The nation today and this past week has been celebrating perhaps the greatest speech ever given by an American. We are upon the 50th anniversary of Dr. Martin Luther King’s address at the Washington Memorial.

I was only 13 at the time, and the world had not yet come into focus for me. I was a little kid more worried about how the New York Mets were playing than how freedom riders in Selma, Alabama, were making out. Some of my heroes were Negro Americans, but only if they could run like Jackie Robinson, catch like Roy Campanella, or pitch like Don Newcombe.

As I got a bit older, and began my undergraduate studies at Hofstra University, I came to understand the civil rights movement was everyone’s battle. I came to appreciate that by breaking racial barriers in baseball, the Brooklyn Dodgers and Branch Rickey were not only improving the game, but also making American history.

Americans may have feared the 1963 march on Washington might lead to violence. Some argued Negroes were asking for too much too soon. Dr. King, on the other hand, effectively pointed out that Negroes were denied equal rights too often for too long. He was right and white America was wrong. Today, we acknowledge that truth.

So it is and will be with gay rights. Only a few years ago, our own activists deplored the push for marriage equality as asking for too much too quickly. The truth is though that the suppression of equality has been unacceptable for too long. Our cause is just and our battle continues.

We may have won the right for gays to serve in the military or get married in some states, but until that happens in all 50, you have work to do. Until your tax exemption is the same as a heterosexual couple, you still have work to do. Unless your city is providing the same partnership benefits for the LGBT community as it is providing for married straight couples, you still have work to do. Equality has no deferral date.

You are living in a community where AIDS is still spreading too rapidly amongst our youngest citizens. It is a disease that has ravaged the gay community, and spread decades ago because our government did too little for too long. Why? The perceived victims were gay men. We were second-class citizens who did not matter. Those days are over.

This week, my dear friend, Congressman Alcee Hastings, cut the ribbon for a new AIDS Healthcare Foundation Center in the heart of Fort Lauderdale. An African American, Congressman Hastings knows the toll that HIV has taken on minorities in this country. He is aware that our government needs to do still more, and personally fought in the past few years for millions of dollars in ADAP funding. The battles go on.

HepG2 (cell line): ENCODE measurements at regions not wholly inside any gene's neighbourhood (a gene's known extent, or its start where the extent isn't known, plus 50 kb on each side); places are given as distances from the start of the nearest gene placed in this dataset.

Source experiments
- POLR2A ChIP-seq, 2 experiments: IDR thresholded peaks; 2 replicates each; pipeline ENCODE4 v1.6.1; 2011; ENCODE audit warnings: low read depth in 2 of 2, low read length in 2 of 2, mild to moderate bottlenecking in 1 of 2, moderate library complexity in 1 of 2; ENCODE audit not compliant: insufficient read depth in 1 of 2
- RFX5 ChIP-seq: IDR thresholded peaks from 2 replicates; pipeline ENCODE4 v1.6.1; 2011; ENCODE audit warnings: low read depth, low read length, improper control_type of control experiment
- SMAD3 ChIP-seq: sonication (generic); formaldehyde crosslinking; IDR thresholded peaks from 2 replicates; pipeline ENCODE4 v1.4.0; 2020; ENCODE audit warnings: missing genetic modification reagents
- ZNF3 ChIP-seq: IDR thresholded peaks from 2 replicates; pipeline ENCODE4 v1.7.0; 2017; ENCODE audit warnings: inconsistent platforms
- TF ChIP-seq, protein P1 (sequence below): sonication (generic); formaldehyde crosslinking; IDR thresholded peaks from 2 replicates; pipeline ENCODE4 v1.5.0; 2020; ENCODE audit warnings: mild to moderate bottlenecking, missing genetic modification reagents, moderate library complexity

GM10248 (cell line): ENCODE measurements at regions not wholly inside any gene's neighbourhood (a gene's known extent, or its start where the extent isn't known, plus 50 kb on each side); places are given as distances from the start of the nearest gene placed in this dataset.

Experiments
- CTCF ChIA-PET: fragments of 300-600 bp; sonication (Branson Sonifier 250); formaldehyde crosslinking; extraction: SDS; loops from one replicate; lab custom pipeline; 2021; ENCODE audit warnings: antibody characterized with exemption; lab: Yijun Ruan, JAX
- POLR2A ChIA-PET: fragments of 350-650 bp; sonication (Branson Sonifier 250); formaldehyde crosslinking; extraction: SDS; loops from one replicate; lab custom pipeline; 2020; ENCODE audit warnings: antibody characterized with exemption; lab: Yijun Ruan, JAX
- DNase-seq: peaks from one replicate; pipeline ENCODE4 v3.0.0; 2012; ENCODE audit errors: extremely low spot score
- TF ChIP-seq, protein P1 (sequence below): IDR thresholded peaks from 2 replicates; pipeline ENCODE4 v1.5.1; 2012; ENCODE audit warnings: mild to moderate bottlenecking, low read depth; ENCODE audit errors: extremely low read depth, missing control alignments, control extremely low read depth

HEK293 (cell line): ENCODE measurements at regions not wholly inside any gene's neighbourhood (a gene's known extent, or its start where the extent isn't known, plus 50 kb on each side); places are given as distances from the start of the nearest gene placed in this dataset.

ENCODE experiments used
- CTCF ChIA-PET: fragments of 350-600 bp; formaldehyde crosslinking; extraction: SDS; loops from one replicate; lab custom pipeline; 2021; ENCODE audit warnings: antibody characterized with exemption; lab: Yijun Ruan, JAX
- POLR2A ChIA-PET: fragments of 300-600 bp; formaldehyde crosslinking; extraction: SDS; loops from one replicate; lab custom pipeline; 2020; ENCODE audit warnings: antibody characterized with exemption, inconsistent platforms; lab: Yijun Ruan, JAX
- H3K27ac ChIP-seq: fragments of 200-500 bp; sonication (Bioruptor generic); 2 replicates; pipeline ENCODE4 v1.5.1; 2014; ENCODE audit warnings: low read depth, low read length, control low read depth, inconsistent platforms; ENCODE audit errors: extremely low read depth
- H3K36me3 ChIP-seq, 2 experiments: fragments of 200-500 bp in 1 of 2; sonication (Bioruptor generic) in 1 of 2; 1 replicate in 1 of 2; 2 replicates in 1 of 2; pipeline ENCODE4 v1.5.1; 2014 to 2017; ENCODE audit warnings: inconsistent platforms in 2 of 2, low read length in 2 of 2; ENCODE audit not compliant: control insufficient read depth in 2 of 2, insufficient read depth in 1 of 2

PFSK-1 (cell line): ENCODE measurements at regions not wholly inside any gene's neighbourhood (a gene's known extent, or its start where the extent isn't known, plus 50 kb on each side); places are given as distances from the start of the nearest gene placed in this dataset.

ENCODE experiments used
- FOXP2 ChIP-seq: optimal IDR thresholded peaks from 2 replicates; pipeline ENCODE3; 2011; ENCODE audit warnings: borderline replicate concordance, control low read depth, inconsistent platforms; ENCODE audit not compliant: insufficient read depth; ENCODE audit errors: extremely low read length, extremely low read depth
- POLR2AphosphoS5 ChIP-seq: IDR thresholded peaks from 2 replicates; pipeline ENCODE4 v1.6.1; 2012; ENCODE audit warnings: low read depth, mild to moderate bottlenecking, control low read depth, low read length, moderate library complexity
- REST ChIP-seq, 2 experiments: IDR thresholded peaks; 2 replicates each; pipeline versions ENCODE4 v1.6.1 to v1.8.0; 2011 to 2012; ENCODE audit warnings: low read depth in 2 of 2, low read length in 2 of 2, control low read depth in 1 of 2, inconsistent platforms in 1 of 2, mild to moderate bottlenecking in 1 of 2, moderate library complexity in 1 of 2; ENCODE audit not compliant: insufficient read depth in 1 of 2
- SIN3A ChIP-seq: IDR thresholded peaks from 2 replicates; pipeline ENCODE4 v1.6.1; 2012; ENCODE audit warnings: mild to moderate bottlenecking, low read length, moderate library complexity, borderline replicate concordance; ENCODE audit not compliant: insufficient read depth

Congressman Hastings is 77 years old, and he was a guest of AHF’s president, Michael Weinstein, who later that day would fly to Uganda, where both gays and HIV are a social anathema. Michael Weinstein will advocate for treatment and healing, hope and not hurt.

In their own way, 50 years after Dr. King’s speech, both men are still preaching his dream, waiting for the day when “every valley shall be exalted and every hill and mountain shall be made low, the rough places will be made plain, and the crooked places will be made straight.”

Few of you know this, but Alcee Hastings was one of the first public officials in the history of Broward County to advocate for the rights of gay men and women in the early 1970’s, when the cause was too silent and too few voices were heard anywhere. He has always understood that discrimination comes in many colors, from denying bi-national couples marital rights to unjustly locking up too many minorities for victimless drug crimes.

Dr. King tried to teach us we all have one color. And he was right, because the rainbow belongs to every American. One day, maybe we will all be able to sit down at Dr. King’s “table of brotherhood,” Maybe one day this nation will stop oppressing its poor, its minorities, and its disenfranchised, and embark upon a day when we will transform ourselves into an “oasis of freedom and justice.”

For that day to come, Miami cops will have to stop tasing and killing teenage graffiti artists, and mayors will have to stop sexually assaulting their secretaries. The NSA will have to stop spying on our citizens, and the CIA will have to stop torturing prisoners at Guantanamo. Kids will have to stop shooting each other in our schoolyards, and schools will have to cultivate mental health programs.

A neighborhood watch won’t lead to a white kid shooting a black teenager but instead it will protect a young child from a sexual predator. Southern politicians won’t erect roadblocks to voting rights for minorities, and the United States Senate will recognize that out of millions of immigrants today, one could become a president tomorrow.

The bottom line is that even though 50 years have passed since Dr. King’s speech, we all still have much to dream about. There are causes always worth fighting for, from Syrian refugees living in desert encampments to 50,000 dogs abandoned on the outskirts of Detroit.  There is more to do than worry about Miley Cyrus and the way she dressed at the Video Music Awards.

Find your passion and make it happen. Make your life matter. It is the only one you got, and while the future may lie beyond your vision, it is not beyond your control. Norm Kent